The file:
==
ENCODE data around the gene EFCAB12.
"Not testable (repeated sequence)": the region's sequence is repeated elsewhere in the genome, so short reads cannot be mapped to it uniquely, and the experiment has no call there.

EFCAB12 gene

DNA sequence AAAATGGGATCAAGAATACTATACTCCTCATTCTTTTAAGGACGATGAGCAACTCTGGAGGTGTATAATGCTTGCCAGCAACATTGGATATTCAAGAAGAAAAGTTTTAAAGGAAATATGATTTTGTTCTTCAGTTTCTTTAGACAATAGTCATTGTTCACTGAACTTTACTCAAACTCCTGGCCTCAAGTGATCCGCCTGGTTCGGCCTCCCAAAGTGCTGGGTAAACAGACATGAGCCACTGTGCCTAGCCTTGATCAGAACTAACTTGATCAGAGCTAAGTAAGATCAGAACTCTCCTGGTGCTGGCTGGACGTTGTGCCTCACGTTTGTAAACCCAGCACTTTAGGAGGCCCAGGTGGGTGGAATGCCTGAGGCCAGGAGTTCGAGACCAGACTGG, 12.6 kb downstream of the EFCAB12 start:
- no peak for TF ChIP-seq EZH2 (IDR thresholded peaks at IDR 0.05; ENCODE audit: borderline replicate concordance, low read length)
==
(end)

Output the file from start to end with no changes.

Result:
ENCODE data around the gene EFCAB12.
"Not testable (repeated sequence)": the region's sequence is repeated elsewhere in the genome, so short reads cannot be mapped to it uniquely, and the experiment has no call there.

EFCAB12 gene

DNA sequence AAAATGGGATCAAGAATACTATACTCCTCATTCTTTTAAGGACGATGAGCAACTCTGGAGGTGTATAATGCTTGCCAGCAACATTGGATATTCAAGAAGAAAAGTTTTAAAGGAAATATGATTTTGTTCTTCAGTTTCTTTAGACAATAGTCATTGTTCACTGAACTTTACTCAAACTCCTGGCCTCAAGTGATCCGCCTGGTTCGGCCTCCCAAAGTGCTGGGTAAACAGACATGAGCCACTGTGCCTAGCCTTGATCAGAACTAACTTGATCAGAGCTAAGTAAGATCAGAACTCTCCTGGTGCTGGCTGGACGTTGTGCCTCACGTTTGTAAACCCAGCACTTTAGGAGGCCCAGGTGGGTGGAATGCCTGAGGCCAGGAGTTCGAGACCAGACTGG, 12.6 kb downstream of the EFCAB12 start:
- no peak for TF ChIP-seq EZH2 (IDR thresholded peaks at IDR 0.05; ENCODE audit: borderline replicate concordance, low read length)